Frontline Vietnam: The M16A1 5.56mm Rifle

Nathaniel F
by Nathaniel F

Vietnam saw the introduction of the M16 rifle – the US Army’s first rifle of caliber smaller than .30, and its first automatic rifle issued to every man in the rifle squad. What was advertised as a huge step forward, however, has become one of the most infamous moments in Army procurement since. To this day, the AR-15 rifle family bears as a black mark its premature and mismanaged introduction to service. The rifle, issued with ammunition of an entirely new type that was not yet held to proper military specifications for case hardness and pressure, advertised to the troops as “low maintenance”, and not yet equipped with a chrome-lined bore or chamber, produced disastrous results for many soldiers and Marines equipped with it.

The Ichord Committee report would identify many of these issues, and – too slowly – action was taken to help remedy the rifle’s faults. One such action was this training video on how to maintain and keep in operation the M16A1 rifle. The video as hosted on YouTube does not have a date attached, but it was originally produced in 1968 under the title “Rifle, M16A1 Part II – Field Expedients”:

We can see in this video a dramatic shift from the initial official attitude towards the M16 rifle. It is no longer advertised as “low maintenance”, an overview of recommended and field expedient cleaning supplies (including toothbrushes and pipe cleaners), and procedures for cleaning the moving parts group (interestingly, disassembling the bolt group in the field is not recommended), chamber, and magazines are identified. Some of the suggestions, such as washing out your rifle while under fire, still seem almost tragically optimistic, however.

Over all, keeping the chamber clean is emphasized. No wonder, too; of 250 interviews conducted for the Ichord report, 50% of troops reported having serious malfunctions with their M16 rifles, and 90% of those malfunctions were reported to be failures to extract. Simply put: The unchromed chamber of the early rifles were not up to the conditions experienced in Vietnam without routine, thorough maintenance with relatively specialized tools. Those unfortunate ones who were issued rifles early on, before cleaning supplies were widely disseminated, must have loomed large in the minds of the video’s creators.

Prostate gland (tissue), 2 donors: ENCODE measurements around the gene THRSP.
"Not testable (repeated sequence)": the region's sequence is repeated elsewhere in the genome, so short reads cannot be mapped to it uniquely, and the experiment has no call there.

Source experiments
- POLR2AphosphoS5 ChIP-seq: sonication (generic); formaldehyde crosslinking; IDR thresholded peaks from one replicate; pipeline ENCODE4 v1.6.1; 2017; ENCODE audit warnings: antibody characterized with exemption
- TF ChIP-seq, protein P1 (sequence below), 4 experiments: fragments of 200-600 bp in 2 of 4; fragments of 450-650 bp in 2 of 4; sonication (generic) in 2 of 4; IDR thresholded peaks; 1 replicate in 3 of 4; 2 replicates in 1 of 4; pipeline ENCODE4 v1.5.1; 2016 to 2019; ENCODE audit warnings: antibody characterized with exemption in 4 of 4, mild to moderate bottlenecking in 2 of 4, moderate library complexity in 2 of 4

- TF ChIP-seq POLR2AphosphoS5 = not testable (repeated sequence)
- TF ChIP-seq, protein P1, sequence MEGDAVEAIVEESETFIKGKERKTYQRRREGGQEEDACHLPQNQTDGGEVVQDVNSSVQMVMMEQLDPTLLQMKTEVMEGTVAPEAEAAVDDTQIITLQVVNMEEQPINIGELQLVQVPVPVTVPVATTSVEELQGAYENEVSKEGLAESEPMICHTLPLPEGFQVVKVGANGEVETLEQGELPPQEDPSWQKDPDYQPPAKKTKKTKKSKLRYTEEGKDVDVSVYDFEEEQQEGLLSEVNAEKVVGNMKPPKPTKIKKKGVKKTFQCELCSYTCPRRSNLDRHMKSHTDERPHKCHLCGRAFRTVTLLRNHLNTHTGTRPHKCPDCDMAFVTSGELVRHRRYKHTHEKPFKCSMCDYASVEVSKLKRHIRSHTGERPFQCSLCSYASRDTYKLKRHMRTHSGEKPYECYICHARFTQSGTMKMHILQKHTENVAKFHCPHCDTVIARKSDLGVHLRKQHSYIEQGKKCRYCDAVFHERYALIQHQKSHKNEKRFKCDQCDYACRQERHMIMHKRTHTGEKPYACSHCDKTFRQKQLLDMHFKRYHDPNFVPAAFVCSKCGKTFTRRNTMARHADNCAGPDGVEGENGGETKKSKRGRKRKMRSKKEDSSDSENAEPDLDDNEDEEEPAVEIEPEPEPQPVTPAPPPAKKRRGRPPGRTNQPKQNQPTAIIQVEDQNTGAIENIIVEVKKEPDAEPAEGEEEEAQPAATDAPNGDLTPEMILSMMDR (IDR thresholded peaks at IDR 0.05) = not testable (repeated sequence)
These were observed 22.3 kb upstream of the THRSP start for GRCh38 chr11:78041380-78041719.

With the addition of first chromed chambers, then totally chrome-lined bores, and tightening of the ammunition specifications of the M16 rifle, it did overcome these issues and eventually regained much of the respect it lost between 1965-1968. Unlike the AK rifle, M1 Garand, or even M14, the M16 did not have a traditional development cycle, complete with major non-combat troop trials and a cycle of improvements. The M16 had its baptism in combat in Vietnam, where there was no room for the growing pains of youth.
H/T, The 5.56x45mm Timeline.

Nathaniel F
Nathaniel F

Nathaniel is a history enthusiast and firearms hobbyist whose primary interest lies in military small arms technological developments beginning with the smokeless powder era. He can be reached via email at

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  • Ray worsham Ray worsham on Mar 03, 2015

    Hey, Nathaniel it is "loomed large"...and good thing it did. That speaks well of those men.

    • Nathaniel F. Nathaniel F. on Mar 03, 2015

      @ray worsham Thanks for the correction; it was a typo I didn't catch!

  • Screwtape2713 . Screwtape2713 . on Mar 04, 2015

    You know what I have found absolutely fascinating when reading this article and others (such as the discussion with Jim Sullivan and Daniel Watters) regarding the early problems with the M-16, the chamber specs, the ammo specs and so forth?

    If you rolled the timeline back 50 years to WW1, substituted "Canadian army" for "US army" and blotted out the name of the firearm in question, you could just as easily be describing the Ross rifle debacle...